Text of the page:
Do You Love Your Mom and Her Two-Hit Multi-Target Attacks?, Vol. 4

By Dachima Inaka and Iida Pochi. Released in Japan as “Tsujo Kogeki ga Zentai Kogeki de Ni-kai Kogeki no Okasan wa Suki desu ka?” by Fujimi Fantasia Bunko. Released in North America by Yen On. Translated by Andrew Cunningham.

There is a certain weariness to this volume of Do You Love Your Mom?. The author implies at the afterword that they had not expected this series to run quite as long as this, and taking that one gag and making it go over and over is hard. It shows in this volume’s villain, who manages to make the villain of Book 3 look competent. She has one trick, and when it doesn’t work she essentially whines and moans. There’s also a pile of mothers who are lured into the plot because, well, they’re not all that good at being mothers. It’s meant to set up the final moral, which is that it doesn’t matter if you’re bad at cooking and sewing as long as you have feelings for your children, but I do wonder: are there any dads in this world at all? Why can’t they do the housework? It likely won’t come up, as the premise is moms and children, but I am curious.

Our heroes wind up in Casino Town, and the goal is immediately to get rich so they can buy items and not have Mamako steal all the glory and level ups. Naturally, this goes badly. Masato and his mom end up going on a day-long date where Mamako dotes on him to a hideous degree (the entire “let me wash your back” scene can just go away), while the other three try to cheat at the casino and are immediately captured and converted into bunny girls. Yes, even Porta. Now Mamako and her son must invade the casino to win back the others, and also find out about a sinister plot that involves the mothers of this town disappearing, and their children imprisoned. Fortunately, Mamako has had an entire day of spoiling her son, so her mom powers are higher than they’ve ever been…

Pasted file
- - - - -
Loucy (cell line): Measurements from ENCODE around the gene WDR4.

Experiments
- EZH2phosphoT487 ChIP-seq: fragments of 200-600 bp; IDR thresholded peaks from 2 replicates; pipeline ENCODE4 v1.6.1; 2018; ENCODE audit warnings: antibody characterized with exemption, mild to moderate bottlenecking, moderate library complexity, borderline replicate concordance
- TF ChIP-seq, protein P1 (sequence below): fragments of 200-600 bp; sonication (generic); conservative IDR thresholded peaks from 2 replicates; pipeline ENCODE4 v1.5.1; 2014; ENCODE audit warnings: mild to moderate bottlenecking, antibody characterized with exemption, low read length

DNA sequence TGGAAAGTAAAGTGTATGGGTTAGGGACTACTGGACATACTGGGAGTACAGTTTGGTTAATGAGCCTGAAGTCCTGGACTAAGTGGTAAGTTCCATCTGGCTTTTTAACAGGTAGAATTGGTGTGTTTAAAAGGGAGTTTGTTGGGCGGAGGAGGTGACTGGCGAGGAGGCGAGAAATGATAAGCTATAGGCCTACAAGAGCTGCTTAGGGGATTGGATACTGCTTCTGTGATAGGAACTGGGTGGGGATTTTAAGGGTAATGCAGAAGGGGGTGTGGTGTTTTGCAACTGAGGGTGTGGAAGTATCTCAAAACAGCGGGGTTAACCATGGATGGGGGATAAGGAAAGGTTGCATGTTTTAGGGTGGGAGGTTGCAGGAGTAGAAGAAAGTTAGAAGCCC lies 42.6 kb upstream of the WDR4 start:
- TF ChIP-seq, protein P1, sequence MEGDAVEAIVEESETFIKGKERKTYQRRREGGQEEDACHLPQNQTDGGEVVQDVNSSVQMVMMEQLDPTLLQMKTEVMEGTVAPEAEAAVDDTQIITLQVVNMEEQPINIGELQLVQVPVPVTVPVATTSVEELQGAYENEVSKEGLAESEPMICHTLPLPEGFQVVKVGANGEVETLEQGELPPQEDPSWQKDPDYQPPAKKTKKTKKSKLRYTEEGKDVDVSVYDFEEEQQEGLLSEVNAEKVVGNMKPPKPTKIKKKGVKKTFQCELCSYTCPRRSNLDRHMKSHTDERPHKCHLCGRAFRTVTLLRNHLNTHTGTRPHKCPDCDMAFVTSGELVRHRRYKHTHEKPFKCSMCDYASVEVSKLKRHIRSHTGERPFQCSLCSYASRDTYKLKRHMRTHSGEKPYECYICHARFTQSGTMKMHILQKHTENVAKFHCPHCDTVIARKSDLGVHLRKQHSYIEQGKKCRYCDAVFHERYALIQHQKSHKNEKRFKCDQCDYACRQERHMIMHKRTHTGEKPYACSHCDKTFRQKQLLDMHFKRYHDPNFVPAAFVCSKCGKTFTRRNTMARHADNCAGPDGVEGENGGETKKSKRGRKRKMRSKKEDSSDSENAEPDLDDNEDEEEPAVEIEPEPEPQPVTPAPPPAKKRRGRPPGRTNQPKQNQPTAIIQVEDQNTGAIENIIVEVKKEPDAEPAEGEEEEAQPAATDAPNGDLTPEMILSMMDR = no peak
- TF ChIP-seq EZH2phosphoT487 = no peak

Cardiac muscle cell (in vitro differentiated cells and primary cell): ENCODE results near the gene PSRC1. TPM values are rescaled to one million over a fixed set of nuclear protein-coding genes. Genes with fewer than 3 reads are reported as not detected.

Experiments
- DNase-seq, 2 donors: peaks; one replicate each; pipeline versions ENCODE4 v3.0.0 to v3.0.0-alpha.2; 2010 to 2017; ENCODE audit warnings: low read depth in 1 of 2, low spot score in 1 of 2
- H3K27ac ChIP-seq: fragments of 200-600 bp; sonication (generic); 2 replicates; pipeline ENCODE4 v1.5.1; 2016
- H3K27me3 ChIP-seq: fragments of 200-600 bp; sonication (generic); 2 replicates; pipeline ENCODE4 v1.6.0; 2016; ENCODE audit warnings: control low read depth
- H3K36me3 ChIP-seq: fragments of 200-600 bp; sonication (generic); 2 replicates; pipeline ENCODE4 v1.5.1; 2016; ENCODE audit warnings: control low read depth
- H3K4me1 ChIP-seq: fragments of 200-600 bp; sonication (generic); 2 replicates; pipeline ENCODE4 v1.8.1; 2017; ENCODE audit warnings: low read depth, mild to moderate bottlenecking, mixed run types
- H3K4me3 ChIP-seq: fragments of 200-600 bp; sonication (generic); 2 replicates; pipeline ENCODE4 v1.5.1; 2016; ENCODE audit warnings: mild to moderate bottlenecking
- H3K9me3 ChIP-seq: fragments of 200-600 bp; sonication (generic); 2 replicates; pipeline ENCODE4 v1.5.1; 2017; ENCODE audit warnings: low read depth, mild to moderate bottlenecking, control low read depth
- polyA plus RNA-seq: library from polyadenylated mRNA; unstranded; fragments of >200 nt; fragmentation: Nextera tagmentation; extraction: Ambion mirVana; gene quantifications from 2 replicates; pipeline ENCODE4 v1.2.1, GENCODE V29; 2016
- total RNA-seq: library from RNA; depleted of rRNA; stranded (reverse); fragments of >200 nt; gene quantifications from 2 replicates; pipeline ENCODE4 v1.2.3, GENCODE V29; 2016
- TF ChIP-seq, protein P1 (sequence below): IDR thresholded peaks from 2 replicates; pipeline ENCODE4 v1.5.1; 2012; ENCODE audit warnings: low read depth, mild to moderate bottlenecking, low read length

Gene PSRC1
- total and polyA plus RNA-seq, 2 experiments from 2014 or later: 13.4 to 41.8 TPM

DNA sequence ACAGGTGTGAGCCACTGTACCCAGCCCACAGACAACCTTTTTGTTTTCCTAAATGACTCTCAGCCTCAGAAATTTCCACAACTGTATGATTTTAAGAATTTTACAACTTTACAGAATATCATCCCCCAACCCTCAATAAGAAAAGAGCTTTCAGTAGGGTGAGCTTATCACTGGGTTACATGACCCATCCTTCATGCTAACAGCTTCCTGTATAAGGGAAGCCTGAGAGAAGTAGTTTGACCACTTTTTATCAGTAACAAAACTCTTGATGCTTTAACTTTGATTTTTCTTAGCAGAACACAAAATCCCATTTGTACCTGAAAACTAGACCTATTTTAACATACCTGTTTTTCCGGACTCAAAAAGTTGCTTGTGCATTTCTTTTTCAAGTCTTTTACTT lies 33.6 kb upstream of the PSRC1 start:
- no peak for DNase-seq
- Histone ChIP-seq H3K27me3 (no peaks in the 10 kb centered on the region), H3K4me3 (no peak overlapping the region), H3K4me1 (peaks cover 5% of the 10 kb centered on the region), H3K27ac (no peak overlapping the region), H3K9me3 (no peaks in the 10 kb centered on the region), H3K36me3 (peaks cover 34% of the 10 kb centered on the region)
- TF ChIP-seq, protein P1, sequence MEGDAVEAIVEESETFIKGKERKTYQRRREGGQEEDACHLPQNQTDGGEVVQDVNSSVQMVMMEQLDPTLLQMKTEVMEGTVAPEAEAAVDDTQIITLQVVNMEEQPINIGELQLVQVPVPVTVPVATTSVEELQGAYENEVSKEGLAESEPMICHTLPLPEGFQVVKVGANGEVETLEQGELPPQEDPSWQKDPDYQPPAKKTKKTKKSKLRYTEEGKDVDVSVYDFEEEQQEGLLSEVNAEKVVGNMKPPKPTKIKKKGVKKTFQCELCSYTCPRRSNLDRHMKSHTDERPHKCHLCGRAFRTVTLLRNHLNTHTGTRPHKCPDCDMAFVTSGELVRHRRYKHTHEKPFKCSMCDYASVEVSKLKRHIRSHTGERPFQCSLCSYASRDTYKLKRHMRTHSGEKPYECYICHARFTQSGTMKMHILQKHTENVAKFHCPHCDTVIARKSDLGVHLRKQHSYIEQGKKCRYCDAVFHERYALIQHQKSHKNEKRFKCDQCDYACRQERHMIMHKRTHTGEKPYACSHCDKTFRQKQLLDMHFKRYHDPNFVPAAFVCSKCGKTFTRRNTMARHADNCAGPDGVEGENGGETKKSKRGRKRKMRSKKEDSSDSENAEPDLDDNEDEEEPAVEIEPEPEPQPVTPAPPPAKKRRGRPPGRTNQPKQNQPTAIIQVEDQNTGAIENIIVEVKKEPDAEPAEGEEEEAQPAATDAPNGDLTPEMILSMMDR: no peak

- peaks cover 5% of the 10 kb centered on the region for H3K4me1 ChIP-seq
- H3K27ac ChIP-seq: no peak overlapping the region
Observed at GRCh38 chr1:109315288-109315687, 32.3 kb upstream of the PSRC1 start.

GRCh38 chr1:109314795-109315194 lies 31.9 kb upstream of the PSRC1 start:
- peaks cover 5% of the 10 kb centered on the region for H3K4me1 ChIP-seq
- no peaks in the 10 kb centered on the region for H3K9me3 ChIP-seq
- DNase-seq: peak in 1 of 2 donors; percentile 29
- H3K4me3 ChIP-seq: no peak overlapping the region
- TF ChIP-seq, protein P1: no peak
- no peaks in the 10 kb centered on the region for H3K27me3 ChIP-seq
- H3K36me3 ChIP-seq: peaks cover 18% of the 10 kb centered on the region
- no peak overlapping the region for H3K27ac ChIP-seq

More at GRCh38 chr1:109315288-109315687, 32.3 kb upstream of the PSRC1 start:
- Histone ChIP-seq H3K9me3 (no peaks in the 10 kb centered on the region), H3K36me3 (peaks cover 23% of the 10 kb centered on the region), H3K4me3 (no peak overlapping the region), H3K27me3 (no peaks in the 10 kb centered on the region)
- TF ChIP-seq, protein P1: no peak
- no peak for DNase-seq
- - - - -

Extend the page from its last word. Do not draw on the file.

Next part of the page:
I am, as always, most pleased by the appearance of Shiraaase, a one-gag character whose gag never gets old to me. (Oddly, her gag seems stunted in this book, possibly as the villain talks in looooong, draaaaawn-out vowels and thus Shiraaase holds back to avoid confusing the two of them.) She even manages to achieve things before getting thrown back in her coffin. Speaking of which, the most satisfying scene of all may be one where Masato has to get through an army of skeletons to get at the big bad. He’s alone, and the fact that he actually has to rely on his own strength and weapon makes him so happy that he simply mows them down like they’re weeds. Now, this is undercut by the Big Boss essentially letting up on him because of a mom thing, but hey! He briefly did a thing!

The series is 9 volumes and counting in Japan, so any danger of the main plot wrapping up is nil. And the fanservice aspect of the series is, to be blunt, really irritating. If you really like Shiraaase or enjoy the main conceit, it’s still worth reading, but if you’re looking for a series to drop as it’s not good enough anymore, this one works fine.

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